BACKGROUND: The patients with chronic migraine (CM) respond poorly to pharmacological agents including tricyclic antidepressants, beta-blockers, anticonvulsants, calcium channel blockers, flunarizine, and melatonin. The combination of 2 or more pharmacological agents has not shown better efficacy but increased side effects. High rate repetitive transcranial magnetic stimulation (rTMS) has been reported effective in episodic migraine and converts CM to episodic migraine. A combination of high rate rTMS with a pharmacological agent may be more effective compared to rTMS alone.
OBJECTIVES: We evaluate the efficacy and safety of 10 Hz rTMS compared to rTMS and amitriptyline in CM.
STUDY DESIGN: Randomized controlled trial.
SETTING: Tertiary care teaching institute in India.
METHODS: Patients with CM as per International Classification of Headache Disorder third edition (ICHD-3) beta criteria were included whose age was between 18 years and 55 years. CM was defined if there were 15 headache days per month and at least 8 of these attacks having migraine characteristics for a period of more than 3 months. Patients with major psychiatric, other neurological or systemic disease, and those on migraine prophylaxis were excluded. The demographic details, frequency of headache attacks and headache days per month, migraine triggers, and associated symptoms were noted. The severity of headache was noted using a 0-10 Visual Analog Scale and the number of abortive drugs per month was noted. CM patients were randomly assigned to rTMS (group I) or rTMS and amitriptyline (group II). 10 Hz rTMS was applied using a figure of eight magnetic stimulation coil. The coil was placed over the left frontal cortex corresponding to the hot spot of the right abductor digiti minimi, which is approximately 7 cm lateral from the midline and 2 cm anterior to interaural line. The motor threshold was measured, and 70% of it was used for rTMS. Ten trains of 10 Hz rTMS, each train comprising of 60 pulses with an inter-train interval of 45 seconds were delivered in one session. Three such sessions were delivered on an alternate day and were repeated every month for 3 months. Amitriptyline was prescribed in a dose of 10mg, increased to 25mg after 2 weeks; thereafter increase in dose to 50 mg was optional. The primary outcome was > 50% reduction in headache days, and secondary outcomes were the reduction in severity of headache, abortive drug, and side effects.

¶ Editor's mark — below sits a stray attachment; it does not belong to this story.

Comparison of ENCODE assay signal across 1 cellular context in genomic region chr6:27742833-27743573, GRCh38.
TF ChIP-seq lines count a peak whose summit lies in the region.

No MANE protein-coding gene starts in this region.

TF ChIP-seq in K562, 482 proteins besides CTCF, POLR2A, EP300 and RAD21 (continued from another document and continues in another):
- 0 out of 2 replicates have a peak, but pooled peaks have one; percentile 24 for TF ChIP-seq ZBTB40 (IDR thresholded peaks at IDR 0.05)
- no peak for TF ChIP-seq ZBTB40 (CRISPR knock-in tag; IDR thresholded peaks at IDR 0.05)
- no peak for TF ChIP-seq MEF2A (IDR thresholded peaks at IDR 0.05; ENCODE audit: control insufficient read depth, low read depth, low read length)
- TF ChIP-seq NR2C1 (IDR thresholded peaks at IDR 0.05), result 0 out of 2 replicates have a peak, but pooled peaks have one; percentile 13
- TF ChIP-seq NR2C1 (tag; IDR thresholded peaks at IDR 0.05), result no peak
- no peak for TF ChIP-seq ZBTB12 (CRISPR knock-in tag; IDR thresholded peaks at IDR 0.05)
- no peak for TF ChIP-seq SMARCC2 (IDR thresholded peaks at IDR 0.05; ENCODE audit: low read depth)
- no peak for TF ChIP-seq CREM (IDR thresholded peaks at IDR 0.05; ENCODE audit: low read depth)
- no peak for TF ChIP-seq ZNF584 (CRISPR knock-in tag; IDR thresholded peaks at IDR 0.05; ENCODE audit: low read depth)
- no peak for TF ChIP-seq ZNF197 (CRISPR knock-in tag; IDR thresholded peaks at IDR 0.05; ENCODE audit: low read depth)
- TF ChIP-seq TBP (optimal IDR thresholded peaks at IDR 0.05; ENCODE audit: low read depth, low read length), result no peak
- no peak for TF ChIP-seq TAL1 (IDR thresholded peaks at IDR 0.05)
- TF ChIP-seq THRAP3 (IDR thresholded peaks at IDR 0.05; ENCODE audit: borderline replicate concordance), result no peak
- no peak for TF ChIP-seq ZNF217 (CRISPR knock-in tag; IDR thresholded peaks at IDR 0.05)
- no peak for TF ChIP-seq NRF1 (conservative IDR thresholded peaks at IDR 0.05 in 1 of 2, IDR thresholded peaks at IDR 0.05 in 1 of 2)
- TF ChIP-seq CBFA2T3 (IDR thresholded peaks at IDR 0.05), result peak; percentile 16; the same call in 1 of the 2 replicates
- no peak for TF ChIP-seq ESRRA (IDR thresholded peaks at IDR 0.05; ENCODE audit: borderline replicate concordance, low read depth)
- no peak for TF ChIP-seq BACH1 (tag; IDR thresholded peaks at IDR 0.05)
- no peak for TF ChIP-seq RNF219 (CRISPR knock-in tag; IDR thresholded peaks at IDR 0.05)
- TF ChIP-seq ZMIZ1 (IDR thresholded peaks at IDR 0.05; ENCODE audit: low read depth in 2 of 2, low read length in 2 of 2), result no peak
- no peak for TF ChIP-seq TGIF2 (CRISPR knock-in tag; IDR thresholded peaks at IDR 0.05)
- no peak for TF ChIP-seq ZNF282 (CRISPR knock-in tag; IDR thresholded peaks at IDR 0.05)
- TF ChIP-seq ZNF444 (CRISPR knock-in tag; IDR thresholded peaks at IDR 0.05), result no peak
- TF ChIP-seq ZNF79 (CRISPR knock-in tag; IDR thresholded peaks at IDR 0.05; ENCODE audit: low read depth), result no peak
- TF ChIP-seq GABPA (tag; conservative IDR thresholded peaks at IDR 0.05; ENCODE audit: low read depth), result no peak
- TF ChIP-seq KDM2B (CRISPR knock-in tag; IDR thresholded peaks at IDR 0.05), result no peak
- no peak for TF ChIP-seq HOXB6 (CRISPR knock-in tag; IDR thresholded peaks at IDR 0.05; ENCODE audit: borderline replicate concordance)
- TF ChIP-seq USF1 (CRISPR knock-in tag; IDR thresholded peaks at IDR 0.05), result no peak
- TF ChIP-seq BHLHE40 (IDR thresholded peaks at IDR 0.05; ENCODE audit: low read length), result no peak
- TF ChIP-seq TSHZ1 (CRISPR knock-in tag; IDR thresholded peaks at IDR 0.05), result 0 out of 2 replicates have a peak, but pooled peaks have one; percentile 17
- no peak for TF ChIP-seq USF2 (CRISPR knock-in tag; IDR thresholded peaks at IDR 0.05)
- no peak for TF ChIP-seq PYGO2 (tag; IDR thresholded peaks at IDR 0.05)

RESULTS: Forty-one patients were included in group I and 42 in group II, and their baseline characteristics were comparable. A higher proportion of group II patients had more than 50% reduction in headache days at 3 months (76.2 vs 31.7%; P < 0.001) compared to group I. More than 50% reduction in headache severity was also greater in group II compared to group I at 3 months (47.6% vs 19.5%; P = 0.01). Side effects were comparable, and none had to be withdrawn.
LIMITATIONS: A higher proportion of patients was shifted from group I to group II.
CONCLUSION: Combination of rTMS and amitriptyline is safe and more effective in CM compared to rTMS alone.
The loss to follow up of 13% and the change of treatment in 50% of cases reduce the value of this study.
This is an interesting study. The use of random allocation is the main strength of this study. This study showed that combination of rTMS and amitriptyline is safe and more effective in CM compared to rTMS alone. This is very valuable information for the management of chronic migraine patients. The high number of "lost of follow up" should be considered as methodological and validity issue.
A good article but of limited clinical relevance.